By the age of 12, Fred was a star diver, a fantastic accomplishment for this young man. He was one of nearly three dozen performers in the weekly spectacles. I’m guessing that musicians were included in that count. Carnival-goers enjoyed band music and soloists on those festive evenings, too.
Walk into the old plunge building where Neptune’s Kingdom is today. Look up at the eight light-blue, century-old arches still upholding the building’s barrel roof. It’s a new roof with original arch supports. In your mind’s eye, picture young Fred ascending the western-wall platform. Imagine him slowly making his way up to and then across the first arch at the Casino end of the building. Standing on the lower lip of the arch at a centered spot over the deepest section of the pool, he’d survey the water about 70-feet below.
From that height, Fred said it could be hard to mentally assess the location of the water’s surface. A slight ripple from a hose of jetted water improved its discernibility. Fred planted his feet on the arch lip and studied the pool below. He would then crouch so that when propelling himself forward in a majestic swan dive, his head would not hit the ceiling. It hurt to enter the water from that height, he recounted. His arms would fly backward until he could gain control of his underwater movement back to the surface.
At one point, Littlefield had a hole cut in the center roof of the plunge to make daredevil dives even more dramatic. Quadros remembered he once made a rooftop launch through that opening, nearly 10-feet higher than the support arch.
High above the balcony level of the plunge on the western building wall stood several deck stages. The longest rested about 20-feet higher than the balcony. Several smaller platforms lay another 15-feet higher. Fred and others used these perches to commence spectacular artistic dives into the pool’s deepest section and to take off on their flying trapezes. News accounts of that day are full of these water carnival exploits.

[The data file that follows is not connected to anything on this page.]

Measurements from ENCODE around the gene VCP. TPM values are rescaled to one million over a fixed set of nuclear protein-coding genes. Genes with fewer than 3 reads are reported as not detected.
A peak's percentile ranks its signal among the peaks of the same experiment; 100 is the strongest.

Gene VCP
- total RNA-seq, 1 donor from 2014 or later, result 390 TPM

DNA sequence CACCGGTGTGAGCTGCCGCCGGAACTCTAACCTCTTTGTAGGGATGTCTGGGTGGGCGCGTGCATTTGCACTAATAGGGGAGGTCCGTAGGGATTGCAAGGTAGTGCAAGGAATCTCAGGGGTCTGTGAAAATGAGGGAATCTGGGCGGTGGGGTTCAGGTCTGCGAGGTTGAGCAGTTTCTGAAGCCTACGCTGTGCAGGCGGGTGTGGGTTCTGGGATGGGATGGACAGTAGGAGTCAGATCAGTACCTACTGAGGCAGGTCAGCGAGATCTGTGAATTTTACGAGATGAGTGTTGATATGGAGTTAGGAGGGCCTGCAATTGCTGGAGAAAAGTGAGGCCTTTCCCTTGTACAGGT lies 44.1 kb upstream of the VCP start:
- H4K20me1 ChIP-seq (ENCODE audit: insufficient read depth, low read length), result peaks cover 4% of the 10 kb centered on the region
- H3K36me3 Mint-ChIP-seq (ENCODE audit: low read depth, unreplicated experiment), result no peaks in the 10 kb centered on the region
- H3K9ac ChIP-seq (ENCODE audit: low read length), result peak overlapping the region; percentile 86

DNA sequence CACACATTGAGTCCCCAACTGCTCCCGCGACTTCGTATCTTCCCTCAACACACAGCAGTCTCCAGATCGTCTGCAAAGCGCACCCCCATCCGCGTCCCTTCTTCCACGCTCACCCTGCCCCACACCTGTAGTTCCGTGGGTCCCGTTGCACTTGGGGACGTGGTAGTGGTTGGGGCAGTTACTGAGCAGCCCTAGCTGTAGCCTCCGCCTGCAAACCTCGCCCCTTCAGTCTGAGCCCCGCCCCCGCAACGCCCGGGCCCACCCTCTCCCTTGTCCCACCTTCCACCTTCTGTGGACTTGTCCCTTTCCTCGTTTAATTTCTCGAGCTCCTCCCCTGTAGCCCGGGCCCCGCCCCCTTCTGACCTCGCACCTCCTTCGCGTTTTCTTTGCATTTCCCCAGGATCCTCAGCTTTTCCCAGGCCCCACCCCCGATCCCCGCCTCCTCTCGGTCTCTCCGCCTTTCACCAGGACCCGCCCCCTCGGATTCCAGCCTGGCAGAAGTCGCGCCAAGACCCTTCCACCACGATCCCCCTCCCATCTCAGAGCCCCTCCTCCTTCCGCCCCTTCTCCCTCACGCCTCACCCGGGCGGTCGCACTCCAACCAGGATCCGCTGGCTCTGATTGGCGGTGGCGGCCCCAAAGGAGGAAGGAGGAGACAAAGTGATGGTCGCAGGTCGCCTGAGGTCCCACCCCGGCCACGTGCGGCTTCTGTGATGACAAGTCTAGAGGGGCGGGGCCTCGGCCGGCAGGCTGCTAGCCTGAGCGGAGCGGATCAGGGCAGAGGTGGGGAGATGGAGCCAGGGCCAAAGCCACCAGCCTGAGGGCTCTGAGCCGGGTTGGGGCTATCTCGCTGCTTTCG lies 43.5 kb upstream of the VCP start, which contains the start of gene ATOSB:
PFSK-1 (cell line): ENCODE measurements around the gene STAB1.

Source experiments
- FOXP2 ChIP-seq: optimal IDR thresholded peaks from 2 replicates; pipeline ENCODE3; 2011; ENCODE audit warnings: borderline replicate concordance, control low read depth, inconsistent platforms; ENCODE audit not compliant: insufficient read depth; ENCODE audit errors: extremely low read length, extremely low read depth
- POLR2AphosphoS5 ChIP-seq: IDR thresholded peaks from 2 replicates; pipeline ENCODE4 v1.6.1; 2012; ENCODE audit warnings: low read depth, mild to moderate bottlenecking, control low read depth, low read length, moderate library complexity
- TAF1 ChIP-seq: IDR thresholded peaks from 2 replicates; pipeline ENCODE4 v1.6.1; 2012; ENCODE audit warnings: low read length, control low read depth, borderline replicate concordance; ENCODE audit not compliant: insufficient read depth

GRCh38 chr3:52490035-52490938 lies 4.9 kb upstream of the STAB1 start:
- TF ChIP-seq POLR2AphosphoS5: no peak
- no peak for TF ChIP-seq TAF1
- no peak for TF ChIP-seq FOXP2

The “Aerial Human Triangle” became a high point of the nightly exhibition. Fred starred in this act and Santa Cruz Sentinel pressman Don “Bosco” Paterson was also a mainstay. Hanging by his knees on a catch bar, Bosco would grab two young “aquabrats” – one at a time – after each leaped in turn from a flying trapeze into his secure handhold. He would catch the first in one hand, followed by the other in his remaining grip. These two young lads would then join their spare hands, forming an aerial triangle with Bosco. Then Freddie would swing on his trapeze toward his partners, letting go at just the right time to leap and pierce through the human triangle and dive into the pool 25-feet below. The feat was a real crowd-pleaser.
Littlefield promoted a very young Shirley Wightman to be the act’s catcher at times. Being only a few years older than Freddie, she was not always able to readily grab aerial “aquabrats.” When necessary, several lads would shimmy down some ropes from a catwalk high above her to grab hold of Wightman’s hands and form their triangle. Then Freddie would swing through the air and fly through.
Quadros recounted he did not always make a clean pass, likely causing the whole human affair to drop into the pool. He said the crowd still roared with glee when this occurred. If there happened to be three unsuccessful attempts, always with cheering crowds, the stunt would be called off until the following week’s performance.
The water carnivals stopped near the end of World War II. Fred humorously mused that if there was OSHA back then, the festival would have been shut down. To top things off, he said he and the other young, amateur performers were not paid for their performances, as were the professional participants. But he did get free access to the Plunge every day and the local fame around town of becoming known as “Fearless Freddie” Quadros.
Does anyone have any memories of the water carnivals? I’d be pleased if you would share them.
’till next time,